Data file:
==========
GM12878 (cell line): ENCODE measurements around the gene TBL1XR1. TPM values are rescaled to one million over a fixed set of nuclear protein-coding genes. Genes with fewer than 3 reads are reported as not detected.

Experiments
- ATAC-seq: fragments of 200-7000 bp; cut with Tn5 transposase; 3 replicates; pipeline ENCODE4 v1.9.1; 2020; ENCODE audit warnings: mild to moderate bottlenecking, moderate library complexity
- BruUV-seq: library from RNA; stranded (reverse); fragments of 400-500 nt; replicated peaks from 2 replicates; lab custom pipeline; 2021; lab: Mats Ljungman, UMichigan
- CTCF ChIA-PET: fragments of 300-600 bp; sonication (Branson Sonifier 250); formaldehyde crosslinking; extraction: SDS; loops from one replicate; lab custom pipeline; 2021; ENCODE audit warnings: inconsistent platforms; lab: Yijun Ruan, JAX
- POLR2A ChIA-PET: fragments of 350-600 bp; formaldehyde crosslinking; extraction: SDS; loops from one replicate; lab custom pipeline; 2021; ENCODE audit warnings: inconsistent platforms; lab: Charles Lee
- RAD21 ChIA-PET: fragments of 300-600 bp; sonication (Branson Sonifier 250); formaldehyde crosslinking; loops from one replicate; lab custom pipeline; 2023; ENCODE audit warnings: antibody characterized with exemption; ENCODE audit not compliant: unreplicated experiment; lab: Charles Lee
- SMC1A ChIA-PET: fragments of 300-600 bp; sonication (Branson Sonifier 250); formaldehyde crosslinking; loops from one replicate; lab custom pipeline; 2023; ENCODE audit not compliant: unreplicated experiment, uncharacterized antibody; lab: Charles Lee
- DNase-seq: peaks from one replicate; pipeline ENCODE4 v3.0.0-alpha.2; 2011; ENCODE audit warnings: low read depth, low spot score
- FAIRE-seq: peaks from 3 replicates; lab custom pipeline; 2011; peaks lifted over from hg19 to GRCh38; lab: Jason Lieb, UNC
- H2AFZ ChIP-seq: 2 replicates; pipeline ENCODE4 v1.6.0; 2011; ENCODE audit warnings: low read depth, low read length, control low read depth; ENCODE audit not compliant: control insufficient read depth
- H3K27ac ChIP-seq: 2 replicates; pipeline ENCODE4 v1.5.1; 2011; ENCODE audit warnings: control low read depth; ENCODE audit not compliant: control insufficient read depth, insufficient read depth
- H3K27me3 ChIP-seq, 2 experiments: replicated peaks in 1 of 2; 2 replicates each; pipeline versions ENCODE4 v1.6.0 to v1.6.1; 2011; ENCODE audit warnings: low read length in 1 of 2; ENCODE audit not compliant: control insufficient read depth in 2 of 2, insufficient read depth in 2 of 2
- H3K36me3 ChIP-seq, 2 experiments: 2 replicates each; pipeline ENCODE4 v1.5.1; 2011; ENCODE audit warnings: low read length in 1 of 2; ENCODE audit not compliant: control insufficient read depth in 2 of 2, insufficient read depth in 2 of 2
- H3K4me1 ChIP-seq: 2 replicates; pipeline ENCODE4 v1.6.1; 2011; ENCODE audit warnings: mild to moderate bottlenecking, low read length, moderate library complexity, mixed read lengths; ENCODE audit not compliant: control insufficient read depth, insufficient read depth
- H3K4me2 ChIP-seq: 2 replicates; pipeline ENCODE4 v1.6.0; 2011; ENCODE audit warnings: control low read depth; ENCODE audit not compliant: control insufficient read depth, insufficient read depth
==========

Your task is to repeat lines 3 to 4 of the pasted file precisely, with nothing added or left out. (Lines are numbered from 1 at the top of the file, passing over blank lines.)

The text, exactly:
- ATAC-seq: fragments of 200-7000 bp; cut with Tn5 transposase; 3 replicates; pipeline ENCODE4 v1.9.1; 2020; ENCODE audit warnings: mild to moderate bottlenecking, moderate library complexity
- BruUV-seq: library from RNA; stranded (reverse); fragments of 400-500 nt; replicated peaks from 2 replicates; lab custom pipeline; 2021; lab: Mats Ljungman, UMichigan